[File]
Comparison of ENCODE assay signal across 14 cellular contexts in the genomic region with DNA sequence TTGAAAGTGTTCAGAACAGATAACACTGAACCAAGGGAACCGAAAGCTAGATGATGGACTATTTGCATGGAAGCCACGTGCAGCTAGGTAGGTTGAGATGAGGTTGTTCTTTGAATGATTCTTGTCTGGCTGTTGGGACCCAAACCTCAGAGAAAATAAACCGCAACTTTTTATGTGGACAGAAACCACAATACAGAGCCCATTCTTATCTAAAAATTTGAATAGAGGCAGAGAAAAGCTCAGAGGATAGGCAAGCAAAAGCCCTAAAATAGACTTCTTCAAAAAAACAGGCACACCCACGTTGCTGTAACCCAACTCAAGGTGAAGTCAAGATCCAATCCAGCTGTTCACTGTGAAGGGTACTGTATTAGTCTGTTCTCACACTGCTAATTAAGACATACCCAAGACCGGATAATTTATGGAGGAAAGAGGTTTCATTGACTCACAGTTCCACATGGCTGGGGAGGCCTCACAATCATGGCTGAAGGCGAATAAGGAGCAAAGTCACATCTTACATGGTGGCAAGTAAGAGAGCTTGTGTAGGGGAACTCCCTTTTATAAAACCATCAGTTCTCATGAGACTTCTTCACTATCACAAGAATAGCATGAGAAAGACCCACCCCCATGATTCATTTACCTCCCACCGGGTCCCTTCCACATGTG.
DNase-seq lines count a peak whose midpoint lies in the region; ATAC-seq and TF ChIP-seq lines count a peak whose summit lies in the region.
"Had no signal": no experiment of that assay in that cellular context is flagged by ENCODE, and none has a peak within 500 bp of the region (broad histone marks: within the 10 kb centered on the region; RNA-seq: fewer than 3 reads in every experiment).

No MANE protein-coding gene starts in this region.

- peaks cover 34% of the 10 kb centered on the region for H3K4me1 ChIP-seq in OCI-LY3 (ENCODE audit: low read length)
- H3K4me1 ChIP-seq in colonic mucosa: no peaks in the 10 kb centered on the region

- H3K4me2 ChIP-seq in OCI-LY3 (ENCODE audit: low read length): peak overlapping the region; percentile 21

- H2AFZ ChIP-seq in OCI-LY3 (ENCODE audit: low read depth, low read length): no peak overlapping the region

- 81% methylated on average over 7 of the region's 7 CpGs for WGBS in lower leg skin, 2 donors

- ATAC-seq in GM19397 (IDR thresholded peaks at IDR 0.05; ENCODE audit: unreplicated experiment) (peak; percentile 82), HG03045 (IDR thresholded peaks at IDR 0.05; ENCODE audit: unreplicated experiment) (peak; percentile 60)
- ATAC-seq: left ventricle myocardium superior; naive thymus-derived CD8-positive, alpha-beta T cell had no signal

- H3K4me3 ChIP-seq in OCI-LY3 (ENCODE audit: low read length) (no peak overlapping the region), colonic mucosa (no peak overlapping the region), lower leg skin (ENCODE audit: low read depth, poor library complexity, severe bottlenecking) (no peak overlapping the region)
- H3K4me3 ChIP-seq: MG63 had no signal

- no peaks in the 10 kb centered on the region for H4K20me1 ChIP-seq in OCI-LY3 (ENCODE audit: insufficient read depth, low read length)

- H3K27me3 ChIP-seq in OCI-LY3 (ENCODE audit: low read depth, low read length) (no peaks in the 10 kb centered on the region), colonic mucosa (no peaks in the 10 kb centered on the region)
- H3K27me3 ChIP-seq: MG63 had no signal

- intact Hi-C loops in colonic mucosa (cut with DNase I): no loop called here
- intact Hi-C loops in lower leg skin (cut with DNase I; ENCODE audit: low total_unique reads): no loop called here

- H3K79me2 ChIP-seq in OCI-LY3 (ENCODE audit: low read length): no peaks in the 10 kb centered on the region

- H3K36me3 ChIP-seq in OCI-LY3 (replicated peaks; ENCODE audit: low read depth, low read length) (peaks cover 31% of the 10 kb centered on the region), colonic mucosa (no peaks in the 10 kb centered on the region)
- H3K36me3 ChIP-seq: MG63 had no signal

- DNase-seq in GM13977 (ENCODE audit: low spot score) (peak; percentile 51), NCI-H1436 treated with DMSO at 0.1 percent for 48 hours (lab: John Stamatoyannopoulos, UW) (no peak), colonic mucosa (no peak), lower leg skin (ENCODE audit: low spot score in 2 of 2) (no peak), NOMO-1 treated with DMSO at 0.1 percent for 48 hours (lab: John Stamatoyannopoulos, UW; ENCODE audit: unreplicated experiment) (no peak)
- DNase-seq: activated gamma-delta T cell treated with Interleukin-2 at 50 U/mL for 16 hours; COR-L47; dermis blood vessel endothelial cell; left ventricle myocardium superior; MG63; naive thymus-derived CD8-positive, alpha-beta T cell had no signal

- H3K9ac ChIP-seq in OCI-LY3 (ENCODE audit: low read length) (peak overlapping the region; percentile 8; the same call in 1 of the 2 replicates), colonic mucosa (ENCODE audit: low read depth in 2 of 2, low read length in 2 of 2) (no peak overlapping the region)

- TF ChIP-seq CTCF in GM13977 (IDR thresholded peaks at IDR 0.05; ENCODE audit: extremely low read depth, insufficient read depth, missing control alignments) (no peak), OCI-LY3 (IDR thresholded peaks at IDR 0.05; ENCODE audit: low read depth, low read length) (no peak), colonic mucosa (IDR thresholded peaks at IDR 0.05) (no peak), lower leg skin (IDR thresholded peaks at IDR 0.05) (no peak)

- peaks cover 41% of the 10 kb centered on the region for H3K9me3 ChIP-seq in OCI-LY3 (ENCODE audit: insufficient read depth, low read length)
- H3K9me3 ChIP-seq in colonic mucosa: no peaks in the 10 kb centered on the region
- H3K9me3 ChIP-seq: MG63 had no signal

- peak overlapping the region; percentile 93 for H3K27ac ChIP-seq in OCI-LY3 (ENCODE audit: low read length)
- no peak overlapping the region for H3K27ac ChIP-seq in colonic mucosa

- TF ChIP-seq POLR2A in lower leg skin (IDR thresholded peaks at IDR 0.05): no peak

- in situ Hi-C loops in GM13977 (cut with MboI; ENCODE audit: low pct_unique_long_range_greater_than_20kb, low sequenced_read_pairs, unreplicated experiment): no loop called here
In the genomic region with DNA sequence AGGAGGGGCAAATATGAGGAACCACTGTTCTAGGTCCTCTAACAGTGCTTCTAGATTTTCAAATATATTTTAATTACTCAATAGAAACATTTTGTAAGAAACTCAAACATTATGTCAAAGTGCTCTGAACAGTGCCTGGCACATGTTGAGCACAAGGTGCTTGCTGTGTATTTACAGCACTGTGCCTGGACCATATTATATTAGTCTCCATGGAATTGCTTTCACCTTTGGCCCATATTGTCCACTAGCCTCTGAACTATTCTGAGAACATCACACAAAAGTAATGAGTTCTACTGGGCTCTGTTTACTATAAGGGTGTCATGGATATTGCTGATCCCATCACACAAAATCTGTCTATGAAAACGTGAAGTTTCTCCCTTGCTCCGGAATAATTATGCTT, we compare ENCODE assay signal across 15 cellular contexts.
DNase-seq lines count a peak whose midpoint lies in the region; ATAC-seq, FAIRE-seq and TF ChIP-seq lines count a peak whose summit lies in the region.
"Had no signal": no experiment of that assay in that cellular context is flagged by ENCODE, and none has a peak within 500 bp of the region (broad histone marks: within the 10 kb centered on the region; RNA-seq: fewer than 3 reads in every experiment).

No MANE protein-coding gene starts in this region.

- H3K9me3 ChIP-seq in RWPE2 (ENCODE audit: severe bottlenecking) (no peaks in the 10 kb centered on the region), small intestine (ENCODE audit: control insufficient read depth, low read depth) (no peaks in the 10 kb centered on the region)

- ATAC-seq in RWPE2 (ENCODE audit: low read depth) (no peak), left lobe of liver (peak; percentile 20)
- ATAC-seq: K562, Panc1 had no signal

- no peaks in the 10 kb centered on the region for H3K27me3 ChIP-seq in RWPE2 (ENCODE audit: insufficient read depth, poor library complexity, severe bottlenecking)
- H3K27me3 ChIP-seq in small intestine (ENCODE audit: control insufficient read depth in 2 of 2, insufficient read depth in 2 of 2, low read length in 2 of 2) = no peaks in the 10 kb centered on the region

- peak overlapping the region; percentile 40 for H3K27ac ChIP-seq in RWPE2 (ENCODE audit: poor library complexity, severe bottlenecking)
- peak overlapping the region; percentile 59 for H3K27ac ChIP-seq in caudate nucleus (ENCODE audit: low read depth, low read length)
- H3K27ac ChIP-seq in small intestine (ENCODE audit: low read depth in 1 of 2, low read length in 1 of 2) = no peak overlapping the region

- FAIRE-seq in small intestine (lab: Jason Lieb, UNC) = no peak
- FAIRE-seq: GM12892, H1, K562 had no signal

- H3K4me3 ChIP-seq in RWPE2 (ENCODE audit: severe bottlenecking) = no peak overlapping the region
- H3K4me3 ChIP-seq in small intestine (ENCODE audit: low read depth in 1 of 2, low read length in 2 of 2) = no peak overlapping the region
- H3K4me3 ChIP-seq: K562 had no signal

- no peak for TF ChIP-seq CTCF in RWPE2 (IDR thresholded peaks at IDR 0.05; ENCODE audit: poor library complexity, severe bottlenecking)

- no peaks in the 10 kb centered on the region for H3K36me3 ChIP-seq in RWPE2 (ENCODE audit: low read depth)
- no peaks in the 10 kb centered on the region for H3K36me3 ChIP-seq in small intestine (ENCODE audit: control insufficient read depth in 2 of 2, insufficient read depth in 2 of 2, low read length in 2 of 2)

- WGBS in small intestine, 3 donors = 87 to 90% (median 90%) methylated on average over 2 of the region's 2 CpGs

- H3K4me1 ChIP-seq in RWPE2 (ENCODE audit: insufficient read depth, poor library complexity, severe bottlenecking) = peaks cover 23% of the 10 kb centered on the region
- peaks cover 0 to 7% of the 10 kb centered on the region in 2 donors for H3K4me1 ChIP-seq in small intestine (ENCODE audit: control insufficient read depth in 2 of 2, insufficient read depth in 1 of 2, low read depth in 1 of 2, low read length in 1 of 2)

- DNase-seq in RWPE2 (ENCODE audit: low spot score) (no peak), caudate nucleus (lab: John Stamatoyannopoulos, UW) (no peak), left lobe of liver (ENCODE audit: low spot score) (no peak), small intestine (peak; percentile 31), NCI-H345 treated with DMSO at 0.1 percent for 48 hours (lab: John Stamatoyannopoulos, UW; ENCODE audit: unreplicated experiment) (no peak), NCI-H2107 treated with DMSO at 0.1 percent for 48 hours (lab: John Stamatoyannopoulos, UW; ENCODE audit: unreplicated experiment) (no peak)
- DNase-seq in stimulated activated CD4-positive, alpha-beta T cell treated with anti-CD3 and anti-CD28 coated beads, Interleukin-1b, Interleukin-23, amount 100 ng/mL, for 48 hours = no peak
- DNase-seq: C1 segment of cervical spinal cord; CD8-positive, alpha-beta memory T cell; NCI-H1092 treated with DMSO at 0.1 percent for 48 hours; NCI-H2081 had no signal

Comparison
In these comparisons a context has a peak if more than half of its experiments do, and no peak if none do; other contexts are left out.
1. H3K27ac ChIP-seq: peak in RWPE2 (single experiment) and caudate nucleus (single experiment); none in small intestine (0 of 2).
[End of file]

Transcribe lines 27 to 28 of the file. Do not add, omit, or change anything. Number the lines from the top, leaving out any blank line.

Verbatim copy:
- H3K9me3 ChIP-seq in colonic mucosa: no peaks in the 10 kb centered on the region
- H3K9me3 ChIP-seq: MG63 had no signal